A Transnational Feminist Paradox: Property, Rights, and the Pursuit of Ownership
August 11, 2014
My mother, a diasporic Korean who came to the U.S. in the 1970s, used to communicate to me in the form of letters. She would handwrite a note on a notepaper (it was always on a yellow notepaper). At the end of her letter, regardless of how difficult the subject matter, she would always sign with love. She would then fold the letter into an origami shape and leave it in a place where I could easily see the letter: on the bathroom counter where I would get ready for work or the day, on my desk, on my school bag when I was still in school, or on my bed. Her intention was always to communicate. When our spoken communication seemed impossible, my mother left letters, love letters so to speak, that have since left me with the impression that some letters, no matter how difficult the subject matter, were my mother’s commitment to communicating with love. While I don’t know if I love you as a reader, for our notions of love and intimacy vary, I can say that here in this letter I am committed to communicating, even if the subject is difficult; therefore, this is my commitment to communicate a transnational feminist paradox: property, rights, and the pursuit of ownership.
My desire to unravel the paradox I am in, stems from events that have unfolded since 2013. In 2013, the Institute for Impossible Subjects (IIS) formed, comprising of feminists, activists, artists, and scholars from various locations: Berlin, France, South Korea, Spain, and the United States. The idea: we would create a publishing platform via the web. IIS envisioned navigating the complex question of: how does one create a transnational and decolonized space for thinking, visualizing, theorizing, and practicing (art, activism, and scholarship)? As IIS’s earlier conversations navigated imagining what sort of spaces “we” would collectively create, and how this platform would enable creation, “togetherness” and ruptures, it also included how the online platform could not be solely defined by IIS; documentation of IIS meetings illustrate an envisioning of the space as including other voices, perspectives, visual aesthetics, sounds, movements, and invocations, as being integral to shaping IIS. And to invite other sounds, voices, visualities, perspectives, words, into IIS, in these neoliberal times, our conversations could not avoid issues of intellectual property, the commons, ownership, and property.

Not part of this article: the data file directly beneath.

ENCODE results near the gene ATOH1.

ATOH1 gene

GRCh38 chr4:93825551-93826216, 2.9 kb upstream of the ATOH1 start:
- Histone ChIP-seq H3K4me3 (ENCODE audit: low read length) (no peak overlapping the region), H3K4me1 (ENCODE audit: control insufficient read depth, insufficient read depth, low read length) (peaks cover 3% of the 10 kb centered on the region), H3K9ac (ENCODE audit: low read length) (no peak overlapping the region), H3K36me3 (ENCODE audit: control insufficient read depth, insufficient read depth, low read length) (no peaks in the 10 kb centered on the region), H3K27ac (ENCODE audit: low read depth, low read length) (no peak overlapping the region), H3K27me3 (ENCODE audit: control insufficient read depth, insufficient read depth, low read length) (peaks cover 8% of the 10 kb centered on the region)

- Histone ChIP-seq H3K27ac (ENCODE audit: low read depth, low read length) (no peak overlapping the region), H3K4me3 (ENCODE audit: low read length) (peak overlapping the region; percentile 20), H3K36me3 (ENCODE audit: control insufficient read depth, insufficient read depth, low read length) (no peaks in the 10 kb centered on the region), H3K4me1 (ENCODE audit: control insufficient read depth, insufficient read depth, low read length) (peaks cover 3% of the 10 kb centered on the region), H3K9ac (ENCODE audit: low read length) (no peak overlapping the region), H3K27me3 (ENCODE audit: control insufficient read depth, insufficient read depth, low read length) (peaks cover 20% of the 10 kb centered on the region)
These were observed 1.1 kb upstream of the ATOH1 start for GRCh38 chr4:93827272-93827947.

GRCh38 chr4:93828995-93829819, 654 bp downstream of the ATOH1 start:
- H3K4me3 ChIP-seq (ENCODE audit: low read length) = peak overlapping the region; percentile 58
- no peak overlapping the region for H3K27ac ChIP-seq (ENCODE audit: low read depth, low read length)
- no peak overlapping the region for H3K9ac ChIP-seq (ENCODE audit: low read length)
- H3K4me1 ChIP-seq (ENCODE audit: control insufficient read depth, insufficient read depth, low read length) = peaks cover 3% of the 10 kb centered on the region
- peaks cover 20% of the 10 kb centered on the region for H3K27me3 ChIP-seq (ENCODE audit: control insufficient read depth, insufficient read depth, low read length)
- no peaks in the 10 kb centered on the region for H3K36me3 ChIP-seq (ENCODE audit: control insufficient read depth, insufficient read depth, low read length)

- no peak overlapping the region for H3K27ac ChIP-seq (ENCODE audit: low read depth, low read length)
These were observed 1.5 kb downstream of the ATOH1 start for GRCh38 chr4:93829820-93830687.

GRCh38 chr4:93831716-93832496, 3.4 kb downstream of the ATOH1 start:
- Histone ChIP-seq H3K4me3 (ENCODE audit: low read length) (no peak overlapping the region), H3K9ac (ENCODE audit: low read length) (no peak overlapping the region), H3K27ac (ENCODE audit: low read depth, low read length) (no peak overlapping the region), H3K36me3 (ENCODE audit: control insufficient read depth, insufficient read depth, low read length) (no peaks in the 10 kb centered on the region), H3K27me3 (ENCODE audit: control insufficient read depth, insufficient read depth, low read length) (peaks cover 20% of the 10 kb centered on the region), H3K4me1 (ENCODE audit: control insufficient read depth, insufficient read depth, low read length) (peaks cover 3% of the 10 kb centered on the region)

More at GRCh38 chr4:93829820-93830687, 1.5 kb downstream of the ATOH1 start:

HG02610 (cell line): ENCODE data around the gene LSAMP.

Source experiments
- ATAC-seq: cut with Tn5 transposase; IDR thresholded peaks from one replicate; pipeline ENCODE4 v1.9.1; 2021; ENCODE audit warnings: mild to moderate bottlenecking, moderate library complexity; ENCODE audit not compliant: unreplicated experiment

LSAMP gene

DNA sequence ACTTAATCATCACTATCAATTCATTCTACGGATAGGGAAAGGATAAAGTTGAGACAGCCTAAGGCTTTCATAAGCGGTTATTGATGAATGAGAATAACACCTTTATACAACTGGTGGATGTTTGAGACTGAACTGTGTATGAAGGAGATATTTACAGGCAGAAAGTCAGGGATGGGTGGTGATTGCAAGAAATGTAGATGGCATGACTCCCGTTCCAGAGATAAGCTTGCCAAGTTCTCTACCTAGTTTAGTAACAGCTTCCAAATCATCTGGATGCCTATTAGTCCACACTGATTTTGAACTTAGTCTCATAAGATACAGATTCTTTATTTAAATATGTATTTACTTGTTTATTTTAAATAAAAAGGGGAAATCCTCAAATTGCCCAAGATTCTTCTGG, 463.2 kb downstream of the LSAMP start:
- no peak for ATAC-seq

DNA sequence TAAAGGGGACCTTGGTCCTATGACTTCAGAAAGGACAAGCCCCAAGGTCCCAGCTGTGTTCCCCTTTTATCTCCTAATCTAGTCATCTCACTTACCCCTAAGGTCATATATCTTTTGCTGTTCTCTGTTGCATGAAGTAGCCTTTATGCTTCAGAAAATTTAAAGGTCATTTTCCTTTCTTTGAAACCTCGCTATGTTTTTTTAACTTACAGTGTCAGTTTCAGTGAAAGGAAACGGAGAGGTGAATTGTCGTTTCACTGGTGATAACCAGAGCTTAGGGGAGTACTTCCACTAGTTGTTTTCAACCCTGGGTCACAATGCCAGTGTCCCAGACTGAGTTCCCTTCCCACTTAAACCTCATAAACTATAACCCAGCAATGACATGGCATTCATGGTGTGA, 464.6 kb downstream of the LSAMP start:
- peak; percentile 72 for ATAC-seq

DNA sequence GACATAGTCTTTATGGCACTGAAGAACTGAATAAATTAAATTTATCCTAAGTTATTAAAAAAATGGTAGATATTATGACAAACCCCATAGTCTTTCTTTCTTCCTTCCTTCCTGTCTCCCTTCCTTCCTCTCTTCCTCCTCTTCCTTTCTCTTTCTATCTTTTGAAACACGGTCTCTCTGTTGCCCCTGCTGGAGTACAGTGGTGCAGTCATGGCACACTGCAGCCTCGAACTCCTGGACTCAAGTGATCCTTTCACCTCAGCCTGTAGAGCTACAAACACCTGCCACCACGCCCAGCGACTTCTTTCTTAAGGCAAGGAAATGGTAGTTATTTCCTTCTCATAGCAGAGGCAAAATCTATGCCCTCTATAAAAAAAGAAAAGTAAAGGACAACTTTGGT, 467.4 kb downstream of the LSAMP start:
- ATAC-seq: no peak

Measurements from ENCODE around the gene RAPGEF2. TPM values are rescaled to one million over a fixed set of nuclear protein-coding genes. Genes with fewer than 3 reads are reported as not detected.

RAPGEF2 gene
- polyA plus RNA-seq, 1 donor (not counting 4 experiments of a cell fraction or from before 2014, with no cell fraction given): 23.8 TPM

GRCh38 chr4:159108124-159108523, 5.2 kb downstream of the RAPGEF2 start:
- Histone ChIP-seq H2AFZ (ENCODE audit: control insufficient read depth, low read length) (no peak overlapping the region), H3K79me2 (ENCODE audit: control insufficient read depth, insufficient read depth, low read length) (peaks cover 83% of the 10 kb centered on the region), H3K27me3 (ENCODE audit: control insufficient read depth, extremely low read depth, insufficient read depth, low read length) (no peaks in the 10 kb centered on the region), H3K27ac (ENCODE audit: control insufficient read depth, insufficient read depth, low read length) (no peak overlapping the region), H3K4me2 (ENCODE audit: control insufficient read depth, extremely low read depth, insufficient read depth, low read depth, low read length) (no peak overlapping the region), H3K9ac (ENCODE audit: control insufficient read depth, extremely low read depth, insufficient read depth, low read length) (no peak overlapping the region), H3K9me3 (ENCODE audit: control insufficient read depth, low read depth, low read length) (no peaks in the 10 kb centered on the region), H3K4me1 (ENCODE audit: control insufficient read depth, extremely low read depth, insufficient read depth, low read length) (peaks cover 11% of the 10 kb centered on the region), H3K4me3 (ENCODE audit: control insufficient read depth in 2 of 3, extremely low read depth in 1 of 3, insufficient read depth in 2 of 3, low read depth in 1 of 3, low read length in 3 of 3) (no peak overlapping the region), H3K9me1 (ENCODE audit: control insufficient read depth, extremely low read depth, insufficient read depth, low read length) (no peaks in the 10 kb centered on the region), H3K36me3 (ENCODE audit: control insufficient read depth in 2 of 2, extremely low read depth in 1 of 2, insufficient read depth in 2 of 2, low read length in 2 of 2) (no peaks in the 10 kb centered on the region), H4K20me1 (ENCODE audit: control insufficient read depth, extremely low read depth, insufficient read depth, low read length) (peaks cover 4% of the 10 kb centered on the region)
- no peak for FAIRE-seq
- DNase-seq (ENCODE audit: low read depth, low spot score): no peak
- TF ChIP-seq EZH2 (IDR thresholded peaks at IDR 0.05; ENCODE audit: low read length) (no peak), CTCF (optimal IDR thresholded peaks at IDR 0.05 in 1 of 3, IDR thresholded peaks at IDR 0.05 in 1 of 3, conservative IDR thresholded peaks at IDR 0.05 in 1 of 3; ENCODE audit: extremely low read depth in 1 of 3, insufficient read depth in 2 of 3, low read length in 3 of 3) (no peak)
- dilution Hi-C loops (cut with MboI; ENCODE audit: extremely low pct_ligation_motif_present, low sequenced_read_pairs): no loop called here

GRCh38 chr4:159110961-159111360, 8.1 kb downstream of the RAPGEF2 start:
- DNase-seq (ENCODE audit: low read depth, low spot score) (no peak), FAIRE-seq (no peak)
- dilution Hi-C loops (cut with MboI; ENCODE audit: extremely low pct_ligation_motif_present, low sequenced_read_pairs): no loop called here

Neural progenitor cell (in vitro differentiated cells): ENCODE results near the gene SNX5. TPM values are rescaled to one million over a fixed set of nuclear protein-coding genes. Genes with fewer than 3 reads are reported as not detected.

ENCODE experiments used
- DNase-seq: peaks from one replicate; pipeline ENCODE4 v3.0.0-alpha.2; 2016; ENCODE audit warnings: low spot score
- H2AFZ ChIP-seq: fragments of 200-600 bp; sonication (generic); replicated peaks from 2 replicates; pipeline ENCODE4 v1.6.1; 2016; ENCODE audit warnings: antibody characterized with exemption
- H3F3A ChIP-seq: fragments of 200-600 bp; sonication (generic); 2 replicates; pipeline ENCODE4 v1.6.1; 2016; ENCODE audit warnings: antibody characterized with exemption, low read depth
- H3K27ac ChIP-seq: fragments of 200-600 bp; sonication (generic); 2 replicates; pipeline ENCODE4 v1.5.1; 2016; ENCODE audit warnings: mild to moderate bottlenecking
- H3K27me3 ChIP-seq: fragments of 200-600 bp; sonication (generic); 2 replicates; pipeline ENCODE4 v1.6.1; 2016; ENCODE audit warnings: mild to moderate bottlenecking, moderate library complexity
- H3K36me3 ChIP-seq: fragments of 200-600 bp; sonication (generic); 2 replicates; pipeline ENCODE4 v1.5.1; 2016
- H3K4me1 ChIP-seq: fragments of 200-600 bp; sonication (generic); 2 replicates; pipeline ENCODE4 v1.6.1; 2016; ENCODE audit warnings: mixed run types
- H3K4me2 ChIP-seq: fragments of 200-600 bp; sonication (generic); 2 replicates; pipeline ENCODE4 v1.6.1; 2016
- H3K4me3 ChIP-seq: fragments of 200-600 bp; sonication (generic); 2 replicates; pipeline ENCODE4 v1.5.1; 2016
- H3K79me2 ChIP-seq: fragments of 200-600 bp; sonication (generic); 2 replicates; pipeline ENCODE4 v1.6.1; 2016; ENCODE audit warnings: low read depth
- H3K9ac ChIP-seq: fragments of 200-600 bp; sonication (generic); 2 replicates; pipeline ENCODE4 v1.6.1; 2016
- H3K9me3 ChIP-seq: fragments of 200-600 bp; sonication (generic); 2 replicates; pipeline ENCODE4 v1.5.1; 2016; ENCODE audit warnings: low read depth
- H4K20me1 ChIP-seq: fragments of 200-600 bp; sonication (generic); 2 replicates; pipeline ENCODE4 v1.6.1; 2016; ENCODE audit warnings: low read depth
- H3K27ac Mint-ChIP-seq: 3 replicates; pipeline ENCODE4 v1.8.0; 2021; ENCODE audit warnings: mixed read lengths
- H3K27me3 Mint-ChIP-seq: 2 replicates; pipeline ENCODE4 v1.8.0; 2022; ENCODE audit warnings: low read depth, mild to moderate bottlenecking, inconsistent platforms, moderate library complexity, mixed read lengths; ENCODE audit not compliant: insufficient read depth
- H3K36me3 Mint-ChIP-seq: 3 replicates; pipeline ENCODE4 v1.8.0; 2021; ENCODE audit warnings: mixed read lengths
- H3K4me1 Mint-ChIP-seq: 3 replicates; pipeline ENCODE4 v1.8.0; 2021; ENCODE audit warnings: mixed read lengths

As IIS discussed ownership and the commons, questions arose: Who would “own” the work on IIS? Would it be IIS? The author? Will it be appropriated? Are the works on IIS part of a (creative) commons?
This letter is neither a call for a particular type of ownership nor is it a call for a rights framework. Instead, I am committing to what Maile Arvin has described as the “productiveness of the uncomfortable.” As I navigate writing through what it means to own and property, I find it useful to navigate the coloniality of ownership and how it is also embedded in slavery, so as to theorize the contradictions that I find myself immersed in as I participate in conversations about ownership and property. A recognition of such contradictions, or what I refer to as paradoxes, are needed to even begin envisioning for myself the (im)possibility of a radical positioning in regards to ownership.
In this letter “A Feminist Paradox: Property, Rights & the Pursuit of Ownership” I take on the question of what it means to property in neoliberal times, and the impositions that are sustained by not navigating the paradoxes one is obligated to. First, I define property and ownership. Second, I frame the paradox of language and elisions that occur in incidents where rights violations and ownership conflict with one another (I examine the recent history through United States v. Cortes-Meza). And third, I close with radical visions, where the question, then, is not about ownership, but rather, what does it mean to envision and enact a radical space of the commons when my/our reality is inextricably linked to neoliberal capitalist structures. I conclude with the positioning of a radical vision and also its (im)possibility: ritual hacking of ownership. That is, there are rituals that societies establish in regards to ownership. The structures and ideologies that shape how one relates to ownership are ritualized in the everyday; therefore, to call for new visions is to call for a hacking of the rituals that (we) partake in everyday.
1. Properties and Owners